In this chapter, Gatto talks in the present for the first time. This is not a history lesson anymore, this is what the schools are doing to your kids today. If you've been keeping up, none of this will be a surprise.
To understand how this happens, you have to grok the nature of bureaucracies. It's not personal.
The sensationalistic charge that all large corporations, including school corporations, are psychopathic becomes less inflammatory if you admit the obvious first, that all such entities are nonhuman. All large bureaucracies, public or private, are psychopathic to the degree they are well-managed. It's a genuine paradox, but time to face the truth of it. Corporate policies like downsizing and environmental degradation, which reduce the quality of life for enormous numbers of people, make perfectly rational sense as devices to reach profitability.
The hierarchical nature of large bureaucracies is what allows these institutions, comprised of people, to ultimately make completely inhumane decisions.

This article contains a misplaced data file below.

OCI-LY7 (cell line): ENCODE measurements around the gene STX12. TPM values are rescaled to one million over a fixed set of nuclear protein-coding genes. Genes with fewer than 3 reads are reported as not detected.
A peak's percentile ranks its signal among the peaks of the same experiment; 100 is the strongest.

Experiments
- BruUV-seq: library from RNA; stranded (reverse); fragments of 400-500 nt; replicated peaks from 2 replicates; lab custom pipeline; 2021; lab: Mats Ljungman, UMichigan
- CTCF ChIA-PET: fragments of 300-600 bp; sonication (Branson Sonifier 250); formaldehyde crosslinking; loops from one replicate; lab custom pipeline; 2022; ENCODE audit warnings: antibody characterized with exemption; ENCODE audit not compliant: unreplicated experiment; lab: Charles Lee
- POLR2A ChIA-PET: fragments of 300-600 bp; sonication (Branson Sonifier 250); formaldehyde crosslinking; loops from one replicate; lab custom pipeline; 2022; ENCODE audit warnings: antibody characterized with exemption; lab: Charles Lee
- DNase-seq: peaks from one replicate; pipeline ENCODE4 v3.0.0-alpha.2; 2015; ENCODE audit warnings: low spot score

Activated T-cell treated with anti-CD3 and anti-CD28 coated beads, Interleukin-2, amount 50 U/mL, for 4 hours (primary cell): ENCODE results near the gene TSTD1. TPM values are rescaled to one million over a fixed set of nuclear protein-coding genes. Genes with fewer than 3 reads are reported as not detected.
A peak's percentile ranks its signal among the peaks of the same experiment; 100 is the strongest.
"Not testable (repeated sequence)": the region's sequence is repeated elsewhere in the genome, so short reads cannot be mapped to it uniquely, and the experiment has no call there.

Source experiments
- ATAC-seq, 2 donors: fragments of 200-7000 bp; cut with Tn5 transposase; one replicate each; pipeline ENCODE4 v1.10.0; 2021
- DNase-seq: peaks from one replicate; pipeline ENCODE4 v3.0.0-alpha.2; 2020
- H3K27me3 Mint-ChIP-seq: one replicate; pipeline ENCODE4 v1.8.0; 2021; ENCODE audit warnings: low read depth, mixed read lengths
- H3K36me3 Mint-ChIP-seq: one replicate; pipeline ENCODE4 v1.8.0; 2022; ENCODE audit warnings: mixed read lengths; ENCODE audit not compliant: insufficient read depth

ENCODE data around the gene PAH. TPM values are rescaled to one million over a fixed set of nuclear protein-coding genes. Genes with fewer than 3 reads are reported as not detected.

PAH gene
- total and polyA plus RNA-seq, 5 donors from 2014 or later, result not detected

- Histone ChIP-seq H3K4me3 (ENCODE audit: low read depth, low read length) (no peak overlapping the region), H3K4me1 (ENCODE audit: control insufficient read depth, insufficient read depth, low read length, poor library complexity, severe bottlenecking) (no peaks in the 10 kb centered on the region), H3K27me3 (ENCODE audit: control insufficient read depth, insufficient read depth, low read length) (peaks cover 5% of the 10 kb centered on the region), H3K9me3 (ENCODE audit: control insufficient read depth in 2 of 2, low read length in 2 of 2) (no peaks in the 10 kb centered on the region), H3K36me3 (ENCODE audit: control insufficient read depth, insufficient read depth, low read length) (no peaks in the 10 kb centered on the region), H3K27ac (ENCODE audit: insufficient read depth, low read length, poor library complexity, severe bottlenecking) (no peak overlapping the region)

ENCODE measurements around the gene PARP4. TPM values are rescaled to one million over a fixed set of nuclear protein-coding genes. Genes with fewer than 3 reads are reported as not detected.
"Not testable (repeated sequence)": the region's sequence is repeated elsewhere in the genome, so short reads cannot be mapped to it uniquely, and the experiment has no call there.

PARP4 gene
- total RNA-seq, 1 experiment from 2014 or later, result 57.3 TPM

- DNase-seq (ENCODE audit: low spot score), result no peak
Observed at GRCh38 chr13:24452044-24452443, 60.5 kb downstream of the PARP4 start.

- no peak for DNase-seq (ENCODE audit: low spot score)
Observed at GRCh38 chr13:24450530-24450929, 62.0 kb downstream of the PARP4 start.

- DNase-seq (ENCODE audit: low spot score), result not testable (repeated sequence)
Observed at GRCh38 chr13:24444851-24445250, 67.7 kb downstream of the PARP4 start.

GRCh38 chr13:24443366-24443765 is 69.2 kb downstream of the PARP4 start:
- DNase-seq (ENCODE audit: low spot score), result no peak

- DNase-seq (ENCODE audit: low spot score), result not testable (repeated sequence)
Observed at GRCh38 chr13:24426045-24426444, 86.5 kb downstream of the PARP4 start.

Michel wrote in Political Parties that the primary mission of all institutional managers (including school managers) is to cause their institution to grow in power, in number of employees, in autonomy from public oversight, and in rewards for key personnel. The primary mission is never, of course, the publicly announced one. Whether we are talking about bureaucracies assigned to wage war, deliver mail, or educate children, there is no difference. In 1911, a prominent German sociologist, Robert Michel, warned in his book Political Parties that the size and prosperity of modern bureaucracies had given them unprecedented ability to buy friends. In this way they shield themselves against internal reform and make themselves impervious to outside reform.